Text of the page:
Author Scott M. Baker continues his series on writing...(read Part 1).
Let me add a few observations to my last blog about query letters. These are only my opinions, and should not be taken as gospel for getting published (or as legal advice). Alternate styles and formats may work better for different authors. For example, if you have no published works to your credit, list your qualifications for writing a novel. If you’re a lawyer whose manuscript is about a courtroom drama, or if you’re a recovering drug addict detailing the struggles of rehab, state that in your query. Also, if your published works have received good reviews from reputable sources (your mother’s blog does not count), include links to those reviews.
Here are same basic guidelines to follow:
--Publishers/agents are specific in what they want you to submit with your query, usually asking for sample chapters and a synopsis, and occasionally for a bio or a marketing strategy. Sometimes they ask for sample chapters to be submitted in a certain font or style. If you submit a query, be sure to provide what they ask for in the style they ask for. Although the main reason a publisher/agent asks for sample chapters and a synopsis is to get a feel for your writing style, your query submission also gives them a feel for how well you follow guidelines.
If a publisher/agent asks for a three-page synopsis, one sample chapter in Courier 10 font, and a marketing strategy, and instead you send a one-page synopsis, three sample chapters in Times New Roman 12 font, and a bio, you immediately send the impression that you cannot/will not follow simple guidelines. Publishers/agents will be cautious about contracting with you, fearing that you may also be unwilling/unable to follow their editorial guidance and meet deadlines. [NOTE: While I’m willing to make certain changes to the text of sample chapters per the request of a publisher/agent – such as fonts, line spacing, or margins, all of which can easily be done on a computer – I refuse to entirely reformat my manuscript for a query. I did that once. A publisher's webpage said they were accepting manuscripts for consideration, so I spent two days preparing the submission to meet their strict and unusual formatting guidelines, e-mailed the query, and got a response less than an hour later saying the publisher was no longer accepting submissions. Needless to say, I never made that mistake again.]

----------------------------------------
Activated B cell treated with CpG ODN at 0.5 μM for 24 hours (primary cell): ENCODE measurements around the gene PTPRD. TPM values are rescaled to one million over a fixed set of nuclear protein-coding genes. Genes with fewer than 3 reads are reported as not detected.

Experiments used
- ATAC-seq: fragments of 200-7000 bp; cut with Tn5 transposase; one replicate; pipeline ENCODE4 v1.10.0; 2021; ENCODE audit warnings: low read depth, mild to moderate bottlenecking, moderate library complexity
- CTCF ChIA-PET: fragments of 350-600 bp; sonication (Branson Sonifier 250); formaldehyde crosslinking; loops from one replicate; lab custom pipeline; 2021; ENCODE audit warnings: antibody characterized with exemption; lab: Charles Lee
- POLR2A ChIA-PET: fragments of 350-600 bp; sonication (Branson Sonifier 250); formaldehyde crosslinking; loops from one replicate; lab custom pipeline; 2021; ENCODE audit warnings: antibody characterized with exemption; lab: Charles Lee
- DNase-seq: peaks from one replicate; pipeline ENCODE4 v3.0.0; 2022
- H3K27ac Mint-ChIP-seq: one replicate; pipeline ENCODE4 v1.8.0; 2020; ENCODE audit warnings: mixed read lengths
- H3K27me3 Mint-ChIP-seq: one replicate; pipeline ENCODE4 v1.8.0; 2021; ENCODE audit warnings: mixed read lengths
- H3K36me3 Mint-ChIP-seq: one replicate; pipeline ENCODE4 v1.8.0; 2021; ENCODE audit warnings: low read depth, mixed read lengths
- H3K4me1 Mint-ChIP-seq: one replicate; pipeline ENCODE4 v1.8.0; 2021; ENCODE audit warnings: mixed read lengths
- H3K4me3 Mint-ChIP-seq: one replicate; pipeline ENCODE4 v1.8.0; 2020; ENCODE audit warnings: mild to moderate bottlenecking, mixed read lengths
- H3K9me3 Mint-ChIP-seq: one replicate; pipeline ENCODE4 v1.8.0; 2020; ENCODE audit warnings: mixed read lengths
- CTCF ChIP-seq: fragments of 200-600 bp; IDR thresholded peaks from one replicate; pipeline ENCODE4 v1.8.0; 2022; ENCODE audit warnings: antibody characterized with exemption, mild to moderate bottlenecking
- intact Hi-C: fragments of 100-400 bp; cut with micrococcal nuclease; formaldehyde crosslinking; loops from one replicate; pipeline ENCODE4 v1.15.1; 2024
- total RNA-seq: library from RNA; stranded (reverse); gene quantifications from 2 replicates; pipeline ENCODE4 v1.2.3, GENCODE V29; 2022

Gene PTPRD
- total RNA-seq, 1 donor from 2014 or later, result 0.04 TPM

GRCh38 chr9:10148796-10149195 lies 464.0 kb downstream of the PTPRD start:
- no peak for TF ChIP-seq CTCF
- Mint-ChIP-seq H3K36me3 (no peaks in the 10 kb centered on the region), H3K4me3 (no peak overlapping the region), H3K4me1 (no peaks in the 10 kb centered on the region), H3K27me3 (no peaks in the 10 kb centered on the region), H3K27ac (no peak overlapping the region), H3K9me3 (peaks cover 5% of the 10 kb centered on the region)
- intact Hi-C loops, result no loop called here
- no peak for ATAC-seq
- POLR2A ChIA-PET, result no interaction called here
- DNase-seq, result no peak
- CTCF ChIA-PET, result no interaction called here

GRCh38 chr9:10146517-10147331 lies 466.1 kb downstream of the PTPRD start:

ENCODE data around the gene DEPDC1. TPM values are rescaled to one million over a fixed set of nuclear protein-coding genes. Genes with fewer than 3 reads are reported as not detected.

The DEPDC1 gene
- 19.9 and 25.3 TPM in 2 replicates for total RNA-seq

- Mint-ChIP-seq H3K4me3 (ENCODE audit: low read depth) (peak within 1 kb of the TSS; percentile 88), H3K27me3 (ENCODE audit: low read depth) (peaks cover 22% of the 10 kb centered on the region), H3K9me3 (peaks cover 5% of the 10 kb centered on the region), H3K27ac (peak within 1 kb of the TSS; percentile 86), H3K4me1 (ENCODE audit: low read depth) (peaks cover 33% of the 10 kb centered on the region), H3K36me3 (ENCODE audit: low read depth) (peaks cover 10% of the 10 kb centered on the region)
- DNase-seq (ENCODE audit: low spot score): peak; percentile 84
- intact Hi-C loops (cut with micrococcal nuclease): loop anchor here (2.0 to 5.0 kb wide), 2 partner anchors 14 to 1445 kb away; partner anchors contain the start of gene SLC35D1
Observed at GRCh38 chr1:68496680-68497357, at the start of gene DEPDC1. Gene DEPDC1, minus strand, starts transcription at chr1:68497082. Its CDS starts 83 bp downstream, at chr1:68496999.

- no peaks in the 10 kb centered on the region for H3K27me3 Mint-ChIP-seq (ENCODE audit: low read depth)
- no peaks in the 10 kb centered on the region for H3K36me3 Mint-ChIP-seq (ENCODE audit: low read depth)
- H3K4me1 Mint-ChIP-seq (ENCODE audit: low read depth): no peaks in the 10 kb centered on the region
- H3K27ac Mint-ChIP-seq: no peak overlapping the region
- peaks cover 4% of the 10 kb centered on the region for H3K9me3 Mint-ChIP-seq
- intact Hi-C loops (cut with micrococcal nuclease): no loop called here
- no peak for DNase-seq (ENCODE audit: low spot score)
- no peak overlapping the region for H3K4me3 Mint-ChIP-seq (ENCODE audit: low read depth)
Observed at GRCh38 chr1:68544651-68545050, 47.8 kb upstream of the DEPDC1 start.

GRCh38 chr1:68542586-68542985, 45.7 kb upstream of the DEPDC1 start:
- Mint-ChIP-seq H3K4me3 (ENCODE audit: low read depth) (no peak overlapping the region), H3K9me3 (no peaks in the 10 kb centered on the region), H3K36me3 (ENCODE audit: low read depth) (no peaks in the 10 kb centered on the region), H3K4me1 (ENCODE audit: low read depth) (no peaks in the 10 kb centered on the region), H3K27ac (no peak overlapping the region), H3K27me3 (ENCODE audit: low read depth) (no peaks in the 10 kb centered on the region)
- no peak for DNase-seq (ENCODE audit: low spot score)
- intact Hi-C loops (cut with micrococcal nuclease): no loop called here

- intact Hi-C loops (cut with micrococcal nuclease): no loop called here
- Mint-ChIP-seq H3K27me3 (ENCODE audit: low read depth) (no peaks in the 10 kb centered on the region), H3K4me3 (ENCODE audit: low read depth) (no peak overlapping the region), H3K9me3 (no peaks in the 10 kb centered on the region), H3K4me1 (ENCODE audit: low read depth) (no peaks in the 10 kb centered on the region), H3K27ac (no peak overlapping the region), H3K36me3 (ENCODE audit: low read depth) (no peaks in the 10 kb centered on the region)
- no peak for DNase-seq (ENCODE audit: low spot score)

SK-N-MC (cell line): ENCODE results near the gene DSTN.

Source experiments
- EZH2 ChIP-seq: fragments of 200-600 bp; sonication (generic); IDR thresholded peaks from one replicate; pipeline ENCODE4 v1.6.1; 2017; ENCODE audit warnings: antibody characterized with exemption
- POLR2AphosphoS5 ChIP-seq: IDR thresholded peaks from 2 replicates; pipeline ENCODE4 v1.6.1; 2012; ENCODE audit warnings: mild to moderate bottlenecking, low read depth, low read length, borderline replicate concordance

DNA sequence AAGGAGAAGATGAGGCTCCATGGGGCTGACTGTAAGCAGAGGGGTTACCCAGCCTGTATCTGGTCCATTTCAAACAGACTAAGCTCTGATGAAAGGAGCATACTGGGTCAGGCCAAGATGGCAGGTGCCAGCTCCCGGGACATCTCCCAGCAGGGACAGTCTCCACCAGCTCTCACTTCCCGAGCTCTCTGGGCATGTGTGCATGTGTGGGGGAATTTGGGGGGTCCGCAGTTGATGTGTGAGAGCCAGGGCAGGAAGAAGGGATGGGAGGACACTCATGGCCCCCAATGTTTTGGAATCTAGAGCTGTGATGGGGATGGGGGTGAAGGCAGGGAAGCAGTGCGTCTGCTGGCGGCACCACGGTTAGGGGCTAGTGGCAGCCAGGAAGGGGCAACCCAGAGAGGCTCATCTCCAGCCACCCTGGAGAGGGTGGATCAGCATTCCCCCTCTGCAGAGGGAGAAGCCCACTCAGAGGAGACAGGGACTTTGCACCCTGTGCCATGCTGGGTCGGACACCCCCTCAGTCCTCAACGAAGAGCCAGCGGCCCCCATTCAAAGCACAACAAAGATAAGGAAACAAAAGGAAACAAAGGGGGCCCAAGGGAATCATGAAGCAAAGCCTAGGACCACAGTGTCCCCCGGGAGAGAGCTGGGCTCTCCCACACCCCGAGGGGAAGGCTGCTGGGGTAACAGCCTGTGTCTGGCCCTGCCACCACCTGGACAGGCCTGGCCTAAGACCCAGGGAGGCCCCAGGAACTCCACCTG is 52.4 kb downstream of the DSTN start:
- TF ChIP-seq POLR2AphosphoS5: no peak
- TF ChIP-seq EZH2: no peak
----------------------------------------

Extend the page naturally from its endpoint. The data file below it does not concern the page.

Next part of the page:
--Every publisher and agent I have talked to has decried simultaneous submissions (sending query submissions to more than one publisher/agent at a time), each of them relating how they spent several hours reading a submission, got excited about the work, and called back the author only to find that he/she had contracted with someone else. While I understand their rationale for refusing simultaneous submissions, I find it unreasonable. It can take months for a publisher/agent to respond to you, if they respond at all, and more often than not they are not interested in seeing the entire manuscript. That restriction against simultaneous submissions places an unfair burden on aspiring authors. I see no problem with sending queries to more than one publisher/agent at a time.
However, and this is vital, show professional courtesy. If you have a manuscript with one publisher/agent and a second one asks to see it, let the second publisher/agent know that someone else is currently looking at it. Publishers/agents will understand if they contact you based on a query and someone else has scooped up the manuscript before them. However, if they read the entire manuscript only to find out that others were currently reading it and have already contracted with you, you’ll earn a reputation you do not want to have in the industry.